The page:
The Claretian religious Angel Pardilla, professor at the “Claretianum,” in a very careful study entitled “I religiosi ieri, oggi e domani (Editrice Rogate, Roma, 2007), has made the point in a nearly exhaustive way about the first forty years after the Council, from 1965-2005, regarding the total and percentage losses of the male Institutes of Pontifical Rite, dwelling in particular on its canons regular, monks, the so-called Mendicant Orders, regular clerics, the religious Congregations clerical and lay, and the Institutes of Apostolic life. Well, these six types of religious life have all, without exception, witnessed a dramatic decline in entries, and a more or less large number of desertions, with one or the other often exceeding 50%!

Let’s take a few significant examples.

The six largest orders of male religious in 2005 (and certainly still today) were the Jesuits, (19,850 members), the Salesians (16,645), the Friars Minor (15,794), the Cappuccians (11,229), the Benedictines (7,798) and the Dominicans (6,109). The same orders had very different numbers in 1965: (36,038); (22,042); (27,009); (15,838); (12,070); (10,091). If the total number of religious may be reckoned at 329,799 in the year 1965, forty years after the close of the council there remain 214,903. There are around 115,000 fewer religious, more than one third of all the religious, forty years after the council: To regain these 115,000 religious lost throughout only forty years may take several centuries.

Finally, it should be noted that the sad road of this deadly “backwards march” continues disastrously unabated today. For example, the Friars Minor are losing around 300 to 400 brothers every year, the Jesuits around 400 to 500. These are signals of the reversal caused by this lethal backwards march.

Well then, in the face of this shocking hecatomb of the religious life which has taken place and is still progressing, the Motu Proprio Summorum Pontificum seems to be really an anchor of salvation for recovering the precious liturgical and spiritual patrimony which the traditions of the religious Orders have jealously guarded through centuries and centuries. The vitality and the fecundity of the Vetus Ordo is being manifested in the growth of vocations to the Orders, in the gift of a doctrine of the Saints bequeathed to the Church, in the flowering of great sacred art (painting, sculpture, architecture) and music, great poetry and literature: all for the glory of God and for the edification of the Body of Christ.

It is undeniable, in fact, that there exists the closest of relationships between the religious life and the liturgy, a relationship of primary necessity and fundamental strength, on which the religious life of every institute must depend. Therefore, religious life must be radically dependent on the liturgy both in its progress and its decline.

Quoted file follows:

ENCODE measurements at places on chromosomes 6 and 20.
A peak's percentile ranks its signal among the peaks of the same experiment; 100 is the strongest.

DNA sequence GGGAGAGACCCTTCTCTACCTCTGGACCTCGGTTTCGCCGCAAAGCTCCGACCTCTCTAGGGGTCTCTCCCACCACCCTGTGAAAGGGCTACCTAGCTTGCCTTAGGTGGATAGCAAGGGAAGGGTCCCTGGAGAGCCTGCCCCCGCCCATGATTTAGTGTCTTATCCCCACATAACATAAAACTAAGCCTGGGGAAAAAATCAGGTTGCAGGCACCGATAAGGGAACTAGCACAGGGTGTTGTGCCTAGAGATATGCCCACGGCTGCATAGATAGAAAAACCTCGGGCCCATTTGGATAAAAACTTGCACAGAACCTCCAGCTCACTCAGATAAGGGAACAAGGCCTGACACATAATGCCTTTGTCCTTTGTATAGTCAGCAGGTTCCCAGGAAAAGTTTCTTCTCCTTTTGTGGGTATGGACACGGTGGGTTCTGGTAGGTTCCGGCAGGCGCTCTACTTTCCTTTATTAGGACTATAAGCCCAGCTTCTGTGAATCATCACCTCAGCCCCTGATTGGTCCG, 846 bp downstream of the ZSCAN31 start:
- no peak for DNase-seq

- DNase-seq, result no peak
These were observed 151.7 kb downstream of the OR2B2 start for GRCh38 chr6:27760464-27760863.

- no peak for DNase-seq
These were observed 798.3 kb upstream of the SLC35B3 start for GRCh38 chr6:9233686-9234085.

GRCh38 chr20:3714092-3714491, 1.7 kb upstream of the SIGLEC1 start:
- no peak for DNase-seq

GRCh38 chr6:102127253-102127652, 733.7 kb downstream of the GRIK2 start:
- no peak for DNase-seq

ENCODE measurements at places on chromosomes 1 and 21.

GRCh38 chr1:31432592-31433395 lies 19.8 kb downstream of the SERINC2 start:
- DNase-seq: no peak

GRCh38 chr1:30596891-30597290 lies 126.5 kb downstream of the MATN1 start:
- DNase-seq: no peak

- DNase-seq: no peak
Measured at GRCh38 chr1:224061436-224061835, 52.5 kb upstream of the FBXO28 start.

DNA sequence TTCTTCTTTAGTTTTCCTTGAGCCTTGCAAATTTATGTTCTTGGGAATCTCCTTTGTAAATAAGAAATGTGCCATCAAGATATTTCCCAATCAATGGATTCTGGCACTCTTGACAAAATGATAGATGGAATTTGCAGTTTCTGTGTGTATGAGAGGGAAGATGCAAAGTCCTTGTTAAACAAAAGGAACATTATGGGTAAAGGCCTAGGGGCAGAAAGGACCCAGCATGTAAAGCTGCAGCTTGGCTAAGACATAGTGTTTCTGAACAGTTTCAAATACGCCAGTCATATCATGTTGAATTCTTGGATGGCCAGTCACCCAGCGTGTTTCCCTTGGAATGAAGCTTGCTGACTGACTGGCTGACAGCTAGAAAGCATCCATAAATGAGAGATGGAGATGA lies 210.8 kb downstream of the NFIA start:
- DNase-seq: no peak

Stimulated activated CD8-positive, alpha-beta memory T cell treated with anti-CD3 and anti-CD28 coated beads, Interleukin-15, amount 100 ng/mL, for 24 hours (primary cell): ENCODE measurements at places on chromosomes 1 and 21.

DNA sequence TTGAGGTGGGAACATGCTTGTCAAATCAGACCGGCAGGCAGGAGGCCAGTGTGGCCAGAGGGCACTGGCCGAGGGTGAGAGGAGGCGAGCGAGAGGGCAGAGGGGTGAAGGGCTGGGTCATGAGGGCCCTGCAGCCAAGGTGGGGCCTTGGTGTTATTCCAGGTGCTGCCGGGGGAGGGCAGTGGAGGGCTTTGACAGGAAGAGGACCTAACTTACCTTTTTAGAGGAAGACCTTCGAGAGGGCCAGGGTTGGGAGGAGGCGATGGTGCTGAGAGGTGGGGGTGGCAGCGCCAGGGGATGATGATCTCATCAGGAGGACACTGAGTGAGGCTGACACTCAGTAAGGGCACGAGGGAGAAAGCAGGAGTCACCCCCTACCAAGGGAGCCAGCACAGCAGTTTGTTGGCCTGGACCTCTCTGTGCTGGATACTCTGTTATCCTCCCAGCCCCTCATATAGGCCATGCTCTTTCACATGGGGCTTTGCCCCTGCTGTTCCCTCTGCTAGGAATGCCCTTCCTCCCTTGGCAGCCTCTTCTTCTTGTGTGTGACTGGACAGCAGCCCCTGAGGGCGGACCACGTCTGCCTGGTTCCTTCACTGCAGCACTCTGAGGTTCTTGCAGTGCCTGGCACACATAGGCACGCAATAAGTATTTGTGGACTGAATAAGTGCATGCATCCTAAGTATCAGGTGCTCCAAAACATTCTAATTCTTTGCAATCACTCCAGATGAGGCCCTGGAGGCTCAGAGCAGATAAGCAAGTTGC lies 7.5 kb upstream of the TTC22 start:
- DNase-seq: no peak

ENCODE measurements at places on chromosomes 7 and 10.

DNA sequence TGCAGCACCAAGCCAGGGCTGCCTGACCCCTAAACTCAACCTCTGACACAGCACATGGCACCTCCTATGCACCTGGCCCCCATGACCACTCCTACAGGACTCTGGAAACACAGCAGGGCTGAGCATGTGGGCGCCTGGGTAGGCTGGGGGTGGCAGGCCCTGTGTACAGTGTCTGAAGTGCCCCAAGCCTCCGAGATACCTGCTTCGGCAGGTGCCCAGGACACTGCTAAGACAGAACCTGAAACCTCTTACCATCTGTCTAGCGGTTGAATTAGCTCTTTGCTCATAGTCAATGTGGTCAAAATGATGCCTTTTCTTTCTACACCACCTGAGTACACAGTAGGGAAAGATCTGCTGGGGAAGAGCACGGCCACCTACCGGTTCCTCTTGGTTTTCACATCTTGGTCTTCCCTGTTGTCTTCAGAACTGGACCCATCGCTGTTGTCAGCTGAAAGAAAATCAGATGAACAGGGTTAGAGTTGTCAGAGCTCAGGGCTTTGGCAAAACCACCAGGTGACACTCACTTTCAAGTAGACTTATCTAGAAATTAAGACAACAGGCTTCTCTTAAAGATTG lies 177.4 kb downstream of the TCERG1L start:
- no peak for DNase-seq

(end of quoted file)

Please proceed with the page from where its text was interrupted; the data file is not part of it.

If, in these fifty post-conciliar years, the religious life continues to experience a disastrous decline, not to say a self-destruction, no one can deny the concrete responsibility of a liturgy lacking the strength to do what ought to be its connatural office of nourishing and sustaining the religious life. Let us reflect briefly.

1. Religious Life and the Liturgy

The religious life is the consecration to God of the whole person, and manifests in the Church that wonderful institution intended by God, which is the eschatological sign of the life to come. Every religious carries to completion his total self-donation, as a sacrifice offered to God, and through this his whole existence, as sacrificial offering, becomes an uninterrupted act of worship of God in charity. This uninterrupted worship of God finds just here its most ample and complete manifestation in the sacred liturgy, which regulates and animates every day of the religious community through the Holy Mass and the celebration of the Divine Office, which marks the very hours of the day like a poem.

In every religious institute, in fact, prayer at the key times of the day should always occupy the first place, and should be exemplary and fervent in each of its expressions. To love prayer, to live by prayer, to aspire to continual prayer, as the Lord commands (“Prayer is always necessary”; Luke 18, 1), as St. Benedict taught (“Ora et labora,”) and as the Seraphic Father St. Francis recommends, (“Pray always, with a pure heart”; Rule, chap. X), is a fundamental duty, and a vital one.

It is important, however, to maintain that the most perfect prayer of the Church, and the prayer most appropriate to religious, is the sacred liturgy itself.

It would be enough to recall here, among many holy authors, the Ven. Columba Marmion, the famous Abbot of Maredsous in Belgium, and the author of precious spiritual and liturgical works. In his book dedicated to the religious life, Christ the Ideal of the Monk, he stresses precisely the fundamental importance of the life of prayer in the monastic life, and in particular of liturgical prayer, pointing out the inescapable importance not only of the Holy Mass, but also of the Divine Office. He affirms, in fact, that “the recitation of the Divine Office, called by St. Benedict the “Opus Dei,” is the prayer of the Church par excellence, and has an inalienable and incommunicable privilege, because it is the work of God, accomplished with Jesus Christ, in His name, by the Church which is His Spouse. In this praise, […] the Church does not content herself with the common worship of all her sons, but—just as she chooses a few out of her own sons for a more particular preference, in order to associate them more closely to herself in the eternal Priesthood of her Bridegroom—so she entrusts an elect portion of them with a praise more important and more valuable: they are the priests and the religious who carrying out functions in choir. The Church makes them ambassadors at the divine throne; she selects them as deputies to the Father in her name and the name of her Bridegroom.”

Liturgical prayer, therefore, is the prayer most appropriate to religious, so much that it can be said that every hour of the monastic day, or of the religious fraternity, is marked by it. In Religious Institutes, in fact, that which is usually understood as “common life” has as its first and special meaning just that “prayer in common,” or liturgical prayer, which becomes the soul of the religious community. Gathered in choir, united in one voice, the religious render to God that cult which is due Him on behalf of all humanity.